feedback sensors still need to be directly configured. But it’s
enough to _create_ the object so that it can be retained, even if that
configuration will be happening later.
But in the alternative that for some reason this can’t be done, you
can always reimplement a different ProxyServer that doesn’t also
implement ProvidingManager. A clean way to do this would be to create
a new AbstractProvidingProxyManager that is a subclass of
AbstractProxyManager, move all the existing subclasses to that, and
then have AbstractProxyManager provide everything _except_ the
ProvidingManager implementation. That way we end up with
AbstractProxyManager being a minimal implementation of ProxyManager
hence Manager, and the AbstractProvidingProxyManager still providing
the super classes for everything that’s there now.
Bob

On Jan 5, 2020, at 5:56 AM, danielb987 <db123@...> wrote:
I'm implementing managers for AnalogIO and StringIO. I'm going to add a generic ProxyManager and a specific LocoNet manager for these.
AbstractProxyManager implements ProvidingManager, so I must add the method provide() in the ProxyManager. But I cannot create an AnalogIO or a StringIO from only a system name, so this method should always fail, at least for the LocoNet manager. What is the proper way to handle this? Throw an IllegalArgumentException("not supported") or throw an UnsupportedOperationException("not supported") ?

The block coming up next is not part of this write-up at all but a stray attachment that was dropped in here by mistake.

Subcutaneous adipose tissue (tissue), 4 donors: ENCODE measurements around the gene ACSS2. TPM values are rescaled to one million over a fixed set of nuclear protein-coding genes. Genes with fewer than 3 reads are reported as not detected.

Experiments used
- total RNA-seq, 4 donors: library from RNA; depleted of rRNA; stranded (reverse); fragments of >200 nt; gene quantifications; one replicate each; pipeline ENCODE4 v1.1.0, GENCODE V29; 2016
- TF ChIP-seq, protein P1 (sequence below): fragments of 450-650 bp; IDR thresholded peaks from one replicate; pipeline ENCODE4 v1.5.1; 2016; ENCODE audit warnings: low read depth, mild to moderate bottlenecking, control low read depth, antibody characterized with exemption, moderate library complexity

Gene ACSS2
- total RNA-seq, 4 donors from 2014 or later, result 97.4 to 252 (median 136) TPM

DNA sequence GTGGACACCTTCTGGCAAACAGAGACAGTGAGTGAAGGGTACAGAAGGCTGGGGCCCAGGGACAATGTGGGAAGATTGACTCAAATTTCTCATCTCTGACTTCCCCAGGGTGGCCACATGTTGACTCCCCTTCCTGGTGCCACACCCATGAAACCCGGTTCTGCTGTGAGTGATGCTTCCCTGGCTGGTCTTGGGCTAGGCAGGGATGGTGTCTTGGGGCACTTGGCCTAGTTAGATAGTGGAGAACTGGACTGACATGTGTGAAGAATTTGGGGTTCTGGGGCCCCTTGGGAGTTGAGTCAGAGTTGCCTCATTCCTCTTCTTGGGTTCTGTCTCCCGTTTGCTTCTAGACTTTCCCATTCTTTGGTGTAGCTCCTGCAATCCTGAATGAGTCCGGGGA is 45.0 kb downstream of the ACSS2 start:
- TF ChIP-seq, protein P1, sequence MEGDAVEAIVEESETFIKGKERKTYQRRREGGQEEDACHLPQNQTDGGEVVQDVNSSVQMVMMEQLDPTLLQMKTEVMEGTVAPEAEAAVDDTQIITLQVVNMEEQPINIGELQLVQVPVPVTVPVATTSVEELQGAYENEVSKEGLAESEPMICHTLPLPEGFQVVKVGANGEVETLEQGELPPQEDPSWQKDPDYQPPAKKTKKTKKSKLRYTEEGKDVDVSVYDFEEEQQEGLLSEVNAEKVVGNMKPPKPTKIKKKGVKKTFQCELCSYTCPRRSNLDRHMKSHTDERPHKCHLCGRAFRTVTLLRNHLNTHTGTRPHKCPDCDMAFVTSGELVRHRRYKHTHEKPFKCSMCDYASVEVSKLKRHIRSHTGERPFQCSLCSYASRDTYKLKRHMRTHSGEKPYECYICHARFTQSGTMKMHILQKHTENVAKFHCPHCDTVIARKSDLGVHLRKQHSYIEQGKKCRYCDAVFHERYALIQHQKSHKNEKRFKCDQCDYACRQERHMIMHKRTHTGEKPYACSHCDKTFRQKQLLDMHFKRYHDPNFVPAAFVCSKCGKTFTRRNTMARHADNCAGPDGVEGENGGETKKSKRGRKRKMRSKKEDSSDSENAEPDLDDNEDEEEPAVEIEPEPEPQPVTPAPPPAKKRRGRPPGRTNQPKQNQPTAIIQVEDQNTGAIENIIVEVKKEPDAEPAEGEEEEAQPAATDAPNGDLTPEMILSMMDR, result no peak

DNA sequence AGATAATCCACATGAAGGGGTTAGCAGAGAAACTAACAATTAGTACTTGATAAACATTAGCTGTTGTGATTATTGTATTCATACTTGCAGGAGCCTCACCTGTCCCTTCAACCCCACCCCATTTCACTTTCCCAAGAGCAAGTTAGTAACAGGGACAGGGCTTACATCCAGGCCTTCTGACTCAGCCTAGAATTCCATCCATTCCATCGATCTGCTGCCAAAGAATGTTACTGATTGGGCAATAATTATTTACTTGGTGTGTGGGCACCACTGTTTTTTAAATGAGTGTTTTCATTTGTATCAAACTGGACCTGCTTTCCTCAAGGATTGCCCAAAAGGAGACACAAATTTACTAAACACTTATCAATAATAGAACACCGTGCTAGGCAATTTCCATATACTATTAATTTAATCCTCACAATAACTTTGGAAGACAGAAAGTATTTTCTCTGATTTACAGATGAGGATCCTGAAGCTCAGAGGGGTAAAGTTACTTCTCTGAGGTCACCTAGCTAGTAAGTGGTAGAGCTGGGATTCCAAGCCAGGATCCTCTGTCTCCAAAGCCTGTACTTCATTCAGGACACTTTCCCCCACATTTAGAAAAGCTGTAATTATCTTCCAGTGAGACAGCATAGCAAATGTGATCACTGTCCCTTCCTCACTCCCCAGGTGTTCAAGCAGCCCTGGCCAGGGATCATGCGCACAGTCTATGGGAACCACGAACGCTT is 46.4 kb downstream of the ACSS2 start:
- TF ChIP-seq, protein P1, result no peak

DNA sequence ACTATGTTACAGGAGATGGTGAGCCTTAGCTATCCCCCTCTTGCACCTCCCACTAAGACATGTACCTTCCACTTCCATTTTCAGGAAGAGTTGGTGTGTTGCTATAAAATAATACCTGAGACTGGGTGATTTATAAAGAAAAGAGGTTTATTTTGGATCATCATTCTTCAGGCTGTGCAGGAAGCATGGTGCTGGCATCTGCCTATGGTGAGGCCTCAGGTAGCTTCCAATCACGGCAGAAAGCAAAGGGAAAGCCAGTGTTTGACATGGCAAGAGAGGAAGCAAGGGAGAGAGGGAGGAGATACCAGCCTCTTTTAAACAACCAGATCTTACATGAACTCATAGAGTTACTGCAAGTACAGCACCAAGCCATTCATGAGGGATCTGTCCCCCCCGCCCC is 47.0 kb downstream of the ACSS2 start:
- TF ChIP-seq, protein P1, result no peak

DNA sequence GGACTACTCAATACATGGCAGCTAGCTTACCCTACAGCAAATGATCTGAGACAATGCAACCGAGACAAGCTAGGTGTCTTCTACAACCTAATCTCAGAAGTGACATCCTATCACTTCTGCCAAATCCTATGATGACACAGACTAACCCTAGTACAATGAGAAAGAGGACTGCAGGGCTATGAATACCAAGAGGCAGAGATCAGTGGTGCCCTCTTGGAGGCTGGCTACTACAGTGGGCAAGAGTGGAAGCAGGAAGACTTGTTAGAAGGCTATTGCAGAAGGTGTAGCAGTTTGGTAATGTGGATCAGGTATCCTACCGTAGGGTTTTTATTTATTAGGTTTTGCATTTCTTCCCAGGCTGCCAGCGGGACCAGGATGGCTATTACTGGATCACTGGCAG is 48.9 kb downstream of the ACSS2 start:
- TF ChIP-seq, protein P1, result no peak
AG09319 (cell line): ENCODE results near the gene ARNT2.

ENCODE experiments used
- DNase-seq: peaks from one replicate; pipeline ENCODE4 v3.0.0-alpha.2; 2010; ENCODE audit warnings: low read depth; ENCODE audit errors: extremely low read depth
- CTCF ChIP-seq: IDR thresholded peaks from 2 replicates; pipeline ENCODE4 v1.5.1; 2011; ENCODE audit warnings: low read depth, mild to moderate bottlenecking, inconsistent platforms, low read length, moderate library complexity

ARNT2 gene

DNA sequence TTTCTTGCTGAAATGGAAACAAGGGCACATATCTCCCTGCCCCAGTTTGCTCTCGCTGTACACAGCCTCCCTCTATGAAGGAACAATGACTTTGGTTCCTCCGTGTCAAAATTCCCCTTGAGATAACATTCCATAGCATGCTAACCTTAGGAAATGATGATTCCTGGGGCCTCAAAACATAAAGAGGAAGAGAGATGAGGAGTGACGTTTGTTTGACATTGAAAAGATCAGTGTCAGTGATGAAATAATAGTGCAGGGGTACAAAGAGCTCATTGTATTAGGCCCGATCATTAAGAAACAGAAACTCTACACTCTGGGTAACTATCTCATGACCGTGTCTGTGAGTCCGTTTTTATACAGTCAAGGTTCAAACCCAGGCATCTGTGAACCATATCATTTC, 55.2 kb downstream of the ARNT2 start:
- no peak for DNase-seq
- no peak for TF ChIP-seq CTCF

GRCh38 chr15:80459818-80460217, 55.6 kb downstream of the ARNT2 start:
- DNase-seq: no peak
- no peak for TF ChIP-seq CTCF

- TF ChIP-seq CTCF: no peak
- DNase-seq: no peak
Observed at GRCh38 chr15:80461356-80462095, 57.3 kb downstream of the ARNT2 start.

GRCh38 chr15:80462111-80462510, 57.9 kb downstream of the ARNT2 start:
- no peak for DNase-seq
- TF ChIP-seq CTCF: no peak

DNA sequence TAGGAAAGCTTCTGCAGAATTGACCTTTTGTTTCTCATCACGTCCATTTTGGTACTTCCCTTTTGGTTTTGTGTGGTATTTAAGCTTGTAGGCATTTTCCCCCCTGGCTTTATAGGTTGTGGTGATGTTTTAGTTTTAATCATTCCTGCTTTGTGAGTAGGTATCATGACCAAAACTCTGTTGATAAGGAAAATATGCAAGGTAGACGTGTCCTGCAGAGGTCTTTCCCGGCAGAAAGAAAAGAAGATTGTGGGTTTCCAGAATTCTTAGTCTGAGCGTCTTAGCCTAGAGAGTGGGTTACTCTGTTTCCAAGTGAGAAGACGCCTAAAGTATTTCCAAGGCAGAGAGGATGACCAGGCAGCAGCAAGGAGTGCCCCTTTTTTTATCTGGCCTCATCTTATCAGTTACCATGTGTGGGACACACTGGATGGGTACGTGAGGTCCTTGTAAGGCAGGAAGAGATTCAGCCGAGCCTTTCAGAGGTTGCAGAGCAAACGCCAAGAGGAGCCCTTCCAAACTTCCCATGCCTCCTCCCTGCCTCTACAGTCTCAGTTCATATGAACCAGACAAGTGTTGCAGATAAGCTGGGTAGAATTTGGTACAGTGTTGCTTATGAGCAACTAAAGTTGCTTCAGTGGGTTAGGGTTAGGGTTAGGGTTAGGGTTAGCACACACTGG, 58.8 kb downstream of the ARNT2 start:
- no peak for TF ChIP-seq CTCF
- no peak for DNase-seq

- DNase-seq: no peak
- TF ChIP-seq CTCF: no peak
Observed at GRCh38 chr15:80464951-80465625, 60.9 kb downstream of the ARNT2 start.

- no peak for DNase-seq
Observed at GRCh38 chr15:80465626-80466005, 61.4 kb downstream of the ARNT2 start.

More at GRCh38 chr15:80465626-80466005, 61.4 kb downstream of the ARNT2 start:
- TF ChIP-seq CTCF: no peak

Daniel
--
Bob Jacobsen
@BobJacobsen


danielb987
 

2020-01-05 16:29 skrev Randall Wood via Groups.Io:
Also, by your design, it seems I could have two different NamedBeans
that attempt to write (and I assume read) two different types of data
(say 8 bit integer vs float or 16 bit integer vs variable length
string) from the same device/SV. That suggests you should have a
NamedBean for an IO device, not for an IO device by type of data
handled.
Both AnalogIO and StringIO are NamedBeans. So they should have different type letters.

For me, the important part is to implement managers for AnalogIO and StringIO. I choose LocoNet, since that's what I'm used to and have to work with. But it could be JSON, C/MRI or anything else instead. I just want some reference implementation to let people use AnalogIO and StringIO in real life.

It seems that the easiest way forward is to let AnalogIO_Manager and StringIO_Manager implement ProxyManager and not extend AbstractProxyManager. And I think the best way to do that is to add a AbstractNonProvidingProxyManager that is parent to AbstractProxyManager.